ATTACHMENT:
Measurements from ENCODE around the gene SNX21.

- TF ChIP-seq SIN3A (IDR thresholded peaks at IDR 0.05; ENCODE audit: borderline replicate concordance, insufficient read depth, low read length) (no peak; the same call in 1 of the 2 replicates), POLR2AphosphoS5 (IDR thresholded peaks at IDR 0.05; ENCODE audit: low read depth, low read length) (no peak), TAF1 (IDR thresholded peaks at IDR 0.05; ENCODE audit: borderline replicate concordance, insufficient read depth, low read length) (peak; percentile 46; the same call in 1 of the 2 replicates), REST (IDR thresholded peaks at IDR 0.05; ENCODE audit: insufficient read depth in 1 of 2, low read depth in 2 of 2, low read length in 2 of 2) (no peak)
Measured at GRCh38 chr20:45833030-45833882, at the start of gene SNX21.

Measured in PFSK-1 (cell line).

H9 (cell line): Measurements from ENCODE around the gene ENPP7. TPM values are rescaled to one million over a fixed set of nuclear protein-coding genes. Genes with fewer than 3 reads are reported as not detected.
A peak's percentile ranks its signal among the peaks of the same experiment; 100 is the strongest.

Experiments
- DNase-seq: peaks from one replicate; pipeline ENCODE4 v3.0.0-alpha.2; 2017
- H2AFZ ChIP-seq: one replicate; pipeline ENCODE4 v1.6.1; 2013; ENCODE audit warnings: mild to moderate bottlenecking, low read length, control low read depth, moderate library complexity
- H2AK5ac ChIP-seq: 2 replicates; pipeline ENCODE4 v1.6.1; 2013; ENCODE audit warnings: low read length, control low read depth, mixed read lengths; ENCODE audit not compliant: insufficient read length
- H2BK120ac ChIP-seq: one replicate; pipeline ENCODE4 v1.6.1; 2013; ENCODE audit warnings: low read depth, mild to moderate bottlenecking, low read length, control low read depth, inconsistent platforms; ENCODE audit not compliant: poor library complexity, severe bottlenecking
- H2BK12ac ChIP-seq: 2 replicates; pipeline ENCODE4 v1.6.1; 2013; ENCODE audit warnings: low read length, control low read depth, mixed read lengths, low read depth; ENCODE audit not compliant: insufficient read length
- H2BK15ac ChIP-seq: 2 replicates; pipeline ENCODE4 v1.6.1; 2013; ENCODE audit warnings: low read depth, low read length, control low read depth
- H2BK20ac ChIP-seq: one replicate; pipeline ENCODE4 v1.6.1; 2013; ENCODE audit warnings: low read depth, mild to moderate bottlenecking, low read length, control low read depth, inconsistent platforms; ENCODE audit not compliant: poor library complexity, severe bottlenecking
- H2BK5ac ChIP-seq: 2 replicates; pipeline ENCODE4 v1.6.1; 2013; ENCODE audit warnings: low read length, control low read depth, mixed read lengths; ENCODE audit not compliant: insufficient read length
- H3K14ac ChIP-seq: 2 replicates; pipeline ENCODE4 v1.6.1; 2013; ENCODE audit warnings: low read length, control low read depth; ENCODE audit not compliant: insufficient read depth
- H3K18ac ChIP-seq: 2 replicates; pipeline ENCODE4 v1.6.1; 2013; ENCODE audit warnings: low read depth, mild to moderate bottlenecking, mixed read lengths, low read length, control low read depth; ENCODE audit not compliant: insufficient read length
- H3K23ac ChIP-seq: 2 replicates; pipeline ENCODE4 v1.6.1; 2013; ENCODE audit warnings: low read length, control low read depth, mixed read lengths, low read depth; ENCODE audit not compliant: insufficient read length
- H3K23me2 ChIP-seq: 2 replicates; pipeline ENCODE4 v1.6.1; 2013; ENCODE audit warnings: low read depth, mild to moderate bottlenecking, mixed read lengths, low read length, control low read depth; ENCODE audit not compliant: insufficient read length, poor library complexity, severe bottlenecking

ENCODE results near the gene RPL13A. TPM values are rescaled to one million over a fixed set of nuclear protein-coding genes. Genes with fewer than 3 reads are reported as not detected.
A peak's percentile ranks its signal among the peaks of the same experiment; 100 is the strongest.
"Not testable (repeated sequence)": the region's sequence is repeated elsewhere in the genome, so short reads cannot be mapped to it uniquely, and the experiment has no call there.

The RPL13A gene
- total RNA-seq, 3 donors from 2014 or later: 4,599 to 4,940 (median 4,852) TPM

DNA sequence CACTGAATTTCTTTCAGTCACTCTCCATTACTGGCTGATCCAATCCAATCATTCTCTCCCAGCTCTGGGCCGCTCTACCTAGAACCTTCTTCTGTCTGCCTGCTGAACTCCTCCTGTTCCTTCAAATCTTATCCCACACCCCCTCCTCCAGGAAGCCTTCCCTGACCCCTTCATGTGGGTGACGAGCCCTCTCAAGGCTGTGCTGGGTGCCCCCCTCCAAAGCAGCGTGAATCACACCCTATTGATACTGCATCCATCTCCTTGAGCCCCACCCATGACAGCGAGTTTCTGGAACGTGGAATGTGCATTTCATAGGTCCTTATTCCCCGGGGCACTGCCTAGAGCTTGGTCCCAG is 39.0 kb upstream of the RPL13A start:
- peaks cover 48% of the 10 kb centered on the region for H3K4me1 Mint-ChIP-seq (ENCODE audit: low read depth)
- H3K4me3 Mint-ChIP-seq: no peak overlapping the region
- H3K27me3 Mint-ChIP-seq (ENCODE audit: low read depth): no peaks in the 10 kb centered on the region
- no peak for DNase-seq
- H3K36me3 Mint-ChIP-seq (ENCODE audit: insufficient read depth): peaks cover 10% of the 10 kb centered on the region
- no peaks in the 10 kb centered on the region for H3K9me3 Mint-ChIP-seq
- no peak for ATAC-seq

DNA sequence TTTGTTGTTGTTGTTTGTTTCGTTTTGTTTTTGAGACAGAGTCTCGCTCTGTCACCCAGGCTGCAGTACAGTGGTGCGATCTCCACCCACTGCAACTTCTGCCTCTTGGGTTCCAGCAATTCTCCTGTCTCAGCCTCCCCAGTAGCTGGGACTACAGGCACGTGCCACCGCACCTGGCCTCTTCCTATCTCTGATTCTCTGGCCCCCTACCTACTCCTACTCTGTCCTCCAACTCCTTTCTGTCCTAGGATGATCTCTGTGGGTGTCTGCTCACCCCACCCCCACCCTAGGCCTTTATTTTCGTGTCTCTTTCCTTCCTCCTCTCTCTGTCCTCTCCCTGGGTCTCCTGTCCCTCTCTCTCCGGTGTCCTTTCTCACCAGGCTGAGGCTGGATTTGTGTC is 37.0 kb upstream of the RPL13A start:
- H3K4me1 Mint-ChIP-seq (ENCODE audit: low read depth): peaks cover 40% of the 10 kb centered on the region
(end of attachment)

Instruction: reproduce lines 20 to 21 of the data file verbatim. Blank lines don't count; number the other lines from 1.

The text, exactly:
ENCODE results near the gene RPL13A. TPM values are rescaled to one million over a fixed set of nuclear protein-coding genes. Genes with fewer than 3 reads are reported as not detected.
A peak's percentile ranks its signal among the peaks of the same experiment; 100 is the strongest.